Governments around the world spent up to $480 billion on direct energy subsidies in 2011 on a pre-tax basis. Consumers were charged less than the true cost of petroleum, natural gas and coal. As citizens, though, they made up the difference through higher taxes, less public spending — on health and education — and less private investment. Adding fuel to the fire, energy subsidies have enormous effects on long-pressing issues such as fiscal imbalances, climate change and social inequality.
The International Monetary Fund believes the world would be better off in many ways if fossil fuels were priced at market cost. That would lower energy consumption and create incentives for investment in renewable energy, it says. Carbon dioxide emissions would be cut by 13% to 4.5 billion tons, it estimates. Its newly published “Energy Subsidy Reform: Lessons and Implications” is the Funds’ first incursion in to the intersection of climate change and the energy market.
The more immediate benefit of cutting energy-related subsidies could be to reduce budget deficits. Stopping subsidies would save money for governments from Japan to the U.S. Oil and gas companies in the U.S. receive an estimated $4 billion in subsidies a year, largely through exploration tax credits. The likes of ExxonMobil, Chevron, BP, Shell, and ConocoPhillips won’t give them up easily, they will put rising profits at risk.
The report makes it clear that energy subsidies are spread across developing and emerging economies. The countries of the Middle East and North Africa stands out. The region accounts for 50% of global energy subsidies.
Pre-tax Energy Subsidies by Region in 2011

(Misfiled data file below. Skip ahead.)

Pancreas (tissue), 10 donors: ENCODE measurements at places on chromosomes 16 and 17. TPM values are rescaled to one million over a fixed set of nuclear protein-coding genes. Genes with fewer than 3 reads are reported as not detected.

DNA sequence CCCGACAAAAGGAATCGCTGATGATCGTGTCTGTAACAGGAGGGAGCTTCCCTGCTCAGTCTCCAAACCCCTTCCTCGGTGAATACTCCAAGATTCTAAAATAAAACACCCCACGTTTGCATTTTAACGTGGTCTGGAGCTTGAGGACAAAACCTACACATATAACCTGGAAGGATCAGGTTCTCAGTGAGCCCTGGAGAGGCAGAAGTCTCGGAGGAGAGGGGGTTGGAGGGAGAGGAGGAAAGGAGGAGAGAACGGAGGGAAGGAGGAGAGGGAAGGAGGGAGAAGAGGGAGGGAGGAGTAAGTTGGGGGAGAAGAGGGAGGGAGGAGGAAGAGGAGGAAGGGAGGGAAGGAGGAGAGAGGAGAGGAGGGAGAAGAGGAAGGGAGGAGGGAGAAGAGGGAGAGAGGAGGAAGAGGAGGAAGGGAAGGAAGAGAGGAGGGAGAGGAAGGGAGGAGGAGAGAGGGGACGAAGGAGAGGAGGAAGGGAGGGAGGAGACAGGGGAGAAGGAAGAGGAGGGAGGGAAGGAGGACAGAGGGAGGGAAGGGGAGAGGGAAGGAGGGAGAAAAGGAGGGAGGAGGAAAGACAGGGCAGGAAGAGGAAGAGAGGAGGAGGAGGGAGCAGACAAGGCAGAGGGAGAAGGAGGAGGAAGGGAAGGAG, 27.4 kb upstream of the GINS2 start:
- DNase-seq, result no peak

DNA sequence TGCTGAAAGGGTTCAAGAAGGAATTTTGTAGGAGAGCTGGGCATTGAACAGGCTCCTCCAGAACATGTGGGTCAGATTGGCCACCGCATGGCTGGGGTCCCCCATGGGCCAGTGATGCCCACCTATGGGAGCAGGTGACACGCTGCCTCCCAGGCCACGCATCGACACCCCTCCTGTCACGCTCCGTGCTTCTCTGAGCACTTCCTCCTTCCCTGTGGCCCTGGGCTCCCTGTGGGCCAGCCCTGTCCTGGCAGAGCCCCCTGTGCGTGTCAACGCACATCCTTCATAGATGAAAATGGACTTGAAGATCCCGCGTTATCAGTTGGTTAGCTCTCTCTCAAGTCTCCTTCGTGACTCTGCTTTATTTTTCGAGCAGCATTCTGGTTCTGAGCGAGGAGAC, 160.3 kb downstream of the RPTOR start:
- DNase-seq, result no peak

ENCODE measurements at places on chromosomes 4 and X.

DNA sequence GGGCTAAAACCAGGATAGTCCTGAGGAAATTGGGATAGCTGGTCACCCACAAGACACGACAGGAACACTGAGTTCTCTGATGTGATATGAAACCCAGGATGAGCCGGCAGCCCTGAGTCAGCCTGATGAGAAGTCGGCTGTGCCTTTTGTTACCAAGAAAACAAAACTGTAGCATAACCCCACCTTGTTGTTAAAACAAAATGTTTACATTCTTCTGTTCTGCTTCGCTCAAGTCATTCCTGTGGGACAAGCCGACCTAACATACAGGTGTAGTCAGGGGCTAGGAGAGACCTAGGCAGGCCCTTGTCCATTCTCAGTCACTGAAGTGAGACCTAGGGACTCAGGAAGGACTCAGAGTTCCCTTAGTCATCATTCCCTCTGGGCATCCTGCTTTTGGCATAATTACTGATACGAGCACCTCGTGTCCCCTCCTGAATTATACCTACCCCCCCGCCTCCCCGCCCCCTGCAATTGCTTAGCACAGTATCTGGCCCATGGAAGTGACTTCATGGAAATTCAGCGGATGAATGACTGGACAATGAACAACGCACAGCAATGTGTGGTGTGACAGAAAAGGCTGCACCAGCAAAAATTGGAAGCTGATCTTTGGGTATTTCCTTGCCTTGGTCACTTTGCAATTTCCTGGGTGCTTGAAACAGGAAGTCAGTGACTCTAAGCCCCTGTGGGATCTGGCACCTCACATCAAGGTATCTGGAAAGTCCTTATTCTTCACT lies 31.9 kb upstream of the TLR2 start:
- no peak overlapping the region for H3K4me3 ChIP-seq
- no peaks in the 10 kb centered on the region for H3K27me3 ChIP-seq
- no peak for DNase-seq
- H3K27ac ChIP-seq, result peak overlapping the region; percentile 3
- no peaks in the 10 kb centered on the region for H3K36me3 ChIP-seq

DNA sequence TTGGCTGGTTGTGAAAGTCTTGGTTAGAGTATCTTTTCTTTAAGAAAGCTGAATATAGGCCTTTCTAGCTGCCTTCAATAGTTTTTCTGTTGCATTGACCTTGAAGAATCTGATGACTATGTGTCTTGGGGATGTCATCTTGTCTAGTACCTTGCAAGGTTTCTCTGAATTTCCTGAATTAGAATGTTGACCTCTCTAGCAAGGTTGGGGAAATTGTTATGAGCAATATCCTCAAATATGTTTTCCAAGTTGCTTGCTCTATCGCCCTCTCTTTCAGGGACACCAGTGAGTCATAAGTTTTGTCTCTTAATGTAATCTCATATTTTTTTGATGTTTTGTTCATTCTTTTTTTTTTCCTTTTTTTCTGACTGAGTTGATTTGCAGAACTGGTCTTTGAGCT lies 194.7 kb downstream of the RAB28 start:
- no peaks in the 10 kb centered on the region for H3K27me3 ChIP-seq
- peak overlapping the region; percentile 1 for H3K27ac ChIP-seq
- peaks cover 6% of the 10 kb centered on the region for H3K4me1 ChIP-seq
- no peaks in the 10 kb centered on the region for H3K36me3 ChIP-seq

Take Saudi Arabia, a country that uses fuel subsidies to keep its population from demanding a direct share of the kingdom’s oil wealth. The world’s biggest exporter of crude has a domestic fuel subsidy bill exceeding 162 billion riyals ($43 billion) a year, according to Mohammad Al-Sabban, an independent Saudi-based economist and energy consultant and former senior economic adviser at the ministry of petroleum and minerals. “Reviewing fuel prices in Saudi Arabia is inevitable if not a priority. Rapid growth in consumption is a real problem that can’t continue in any way. There is a general conviction on that on all levels in the kingdom,” he told Bloomberg News in December. The motive for his statement is an ever-greater fiscal burden as the country’s population is rising at 3.2% a year.
Antoinette Sayehm, director of the IMF’s African Department, believes that money spent on subsidies “must be used better to invest in the critical physical and social infrastructure required to sustain growth in sub-Saharan Africa.” In Nigeria, for example, subsidies are equivalent to 1.8% of the country’s GDP.
Contrary to common belief, and in many cases the pretext, fossil-fuel subsidies don’t necessarily benefit the poor. Most fuel products are consumed by the wealthy, who can afford cars, airconditioning and electrical appliances. The richest 20% of households in low and middle income countries capture 43% of total fuel subsidies; the poorest 20% of households get 7%.
While the IMF recognizes the political difficulty of doing that any time soon, it does recommend that some of those subsidies should be immediately switched to support renewable energy sources. Renewable energy was subsidized to the tune of only $88 billion in 2011, according to the International Energy Agency (IEA), almost an order of magnitude lower than the money pumped into fossil-fuel subsidies. While that wouldn’t necessarily help cut government budget deficits, more use of renewable energy could help on climate change and on reducing social inequality .